Goodbye Satellite, Hello Fibre Optic Cable
Seychelles and the fibre optic cable
The Republic of Seychelles is a developing country comprised of 113 islands. Geographically isolated 900 miles from the east coast of Africa, its 88,000 citizens depend greatly on telecommunications for information from the outside world. While television satellite and mobile phones are readily accessible for Seychellois, only now is high-speed Internet becoming an option through the development of a fiber optic cable.
2009 marked the first steps towards a new era in digital technology for Seychelles with the initiation of the Seychelles East Africa System project (SEAS). The ambitious project aims to connect the Seychelles, using a submarine fibre optic cable, to the already existing Tanzanian fibre optic cable. The fibre optic link, expected to be operational by the second half of 2012, will dramatically improve both telecommunications and Internet access in the Seychelles by strengthening the cable bandwidth to approximately 640GB per second. Following the completion of a study in 2011 in order to gauge the environmental and social impact of the cable a French company Alcatel was delegated the task of constructing the cable.
The cable will cover a distance of 1,930 kilometres, stretching from Seychelles’main island of Mahé to the existing Eastern Africa Submarine Cable System in Tanzania.
Faster speed, reduced costs
The new cable’s international transmission capacity, estimated at being seven times cheaper than current Internet prices, this has created a buzz for Seychelles businesses. Currently, large Seychellois companies are being billed around US $25,000 per month by satellite Internet providers for use of their band-with. The band-with costs of the new cable will be a fraction of the total cost, no doubt one of its most attractive benefits. The current internet plans offered by the major providers limit an average user’s internet usage due to the high connection costs. The new cable will leave people with a little extra money at the end of the month, a welcome change during this financially constricting time.
The digital future
When it comes down to it, what is this new internet cable going to provide the Seychelles people with? Clearly, the biggest benefit will be access to consistently fast and reliable internet service. Currently Seychelles suffers from frequent spotty and easily interrupted internet connections. But furthermore, who will it benefit? Banking, Tourism, Tele-communications and education are just some of the fields that have been marked for improvements in efficiency and professional capability following the cable’s installation.
An example of a field currently lacking is the education sector. The level of tertiary education in Seychelles in the form of the University of Seychelles still can be considered in its infancy. With the new fibre optic cable, new online correspondence courses could become more of a reality; this exciting possibility could see the rise of the education level of the average Seychellois. A facet, which as of today is lacking, has resulted in a vacuum in the employment market for skilled local labour.
Tourism is Seychelles’ biggest service industry,which relies on the internet as a means to gauge with its clients. An advancement in telecommunications services promises to provide more comprehensible travel options and arrangements, improving the service industry and further promoting Seychelles as a ‘must visit’ tourist destination.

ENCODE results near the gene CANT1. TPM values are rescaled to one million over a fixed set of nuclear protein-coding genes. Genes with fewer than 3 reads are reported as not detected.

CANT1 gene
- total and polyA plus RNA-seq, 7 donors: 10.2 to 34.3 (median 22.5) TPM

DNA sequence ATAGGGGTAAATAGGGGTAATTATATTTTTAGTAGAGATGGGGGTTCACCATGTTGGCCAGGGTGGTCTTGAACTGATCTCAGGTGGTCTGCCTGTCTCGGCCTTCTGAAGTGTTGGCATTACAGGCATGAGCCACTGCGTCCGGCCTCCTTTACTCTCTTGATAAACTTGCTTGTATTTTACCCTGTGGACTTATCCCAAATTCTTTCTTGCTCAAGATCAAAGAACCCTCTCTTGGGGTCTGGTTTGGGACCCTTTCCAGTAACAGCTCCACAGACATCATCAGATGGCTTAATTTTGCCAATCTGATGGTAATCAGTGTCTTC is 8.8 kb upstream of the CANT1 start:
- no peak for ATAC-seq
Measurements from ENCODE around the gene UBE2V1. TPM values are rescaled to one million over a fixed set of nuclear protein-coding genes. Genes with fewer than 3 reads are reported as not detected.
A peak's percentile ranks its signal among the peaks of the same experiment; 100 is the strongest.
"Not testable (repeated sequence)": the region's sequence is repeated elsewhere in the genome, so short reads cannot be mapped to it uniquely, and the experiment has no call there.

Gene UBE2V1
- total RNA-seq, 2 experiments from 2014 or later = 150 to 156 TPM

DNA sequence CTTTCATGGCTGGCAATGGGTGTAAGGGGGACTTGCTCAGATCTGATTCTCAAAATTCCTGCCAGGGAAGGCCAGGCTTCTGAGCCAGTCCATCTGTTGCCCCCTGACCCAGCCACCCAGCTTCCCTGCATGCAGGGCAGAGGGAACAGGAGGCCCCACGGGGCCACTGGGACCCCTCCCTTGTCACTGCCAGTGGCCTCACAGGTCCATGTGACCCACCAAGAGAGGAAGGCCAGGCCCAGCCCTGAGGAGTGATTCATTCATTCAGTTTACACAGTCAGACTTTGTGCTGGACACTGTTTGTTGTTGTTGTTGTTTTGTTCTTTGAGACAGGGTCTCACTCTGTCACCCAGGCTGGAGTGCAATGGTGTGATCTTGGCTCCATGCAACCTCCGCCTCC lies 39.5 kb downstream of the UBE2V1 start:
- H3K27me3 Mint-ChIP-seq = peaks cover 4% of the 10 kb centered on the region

More national debt, social consequences
While several benefits of the fibre optic cable are evident, a number of concerns have been raised both economically and socially. The cost of the entire project has been placed at around 27 million Euros. The Seychelles government has decided to finance the project through 40 percent equity and 60 percent debt. Two separate loans will be taken, the first an 8 million Euro loan from the European Investment Bank (EIB) and the second a US $12 million loan from the African Development Bank (ADB). However, this could be seen as a questionable move. The recent bailout by the IMF in Seychelles due to national debt and poor credit still lingers fresh in the minds of Seychellois. Ironically, without the seed grant money from the EIB the ICT would not have taken agreed to invest in this project to begin with. This makes it apparent that the choice to take out a loan is a necessary evil as part of a long-term strategy.
Future social ills such as internet addiction, cyber-crime or a further diluting of the Seychelles culture by western ideology have been whispered among critics, but remain ignored. Unfortunately, these ills eclipse the opportunities that this new cable will be able to provide. The typical Seychellois will now have unrestricted access to a wealth of knowledge for either professional or leisure use. However, only the future will tell if our dreams of lightning fast movie streaming, crystal clear and uninterrupted Skype calls, and online gaming will be fulfilled.
Analysis between the benefits and consequences makes one thing clear: this cable is not the magic cure that will solve all the country’s problems. In reality a reduction in Internet costs for consumers will probably not be seen until shareholders in the project recoup their investment and begin making a profit – and who knows how long that will be. However, this project is one with vision. The investment made by the private and public sector makes it apparent that this choice has been made with not only an interest in making profit but with long term considerations made for the good of the country and the welfare of the people in mind.
Tags: Africa, Development, economy, education, Fibre Optic Cable, Global Communication, Indian Ocean, internet, Island, Seychelles, Tanzania, Technology, Telecommunications, Tourism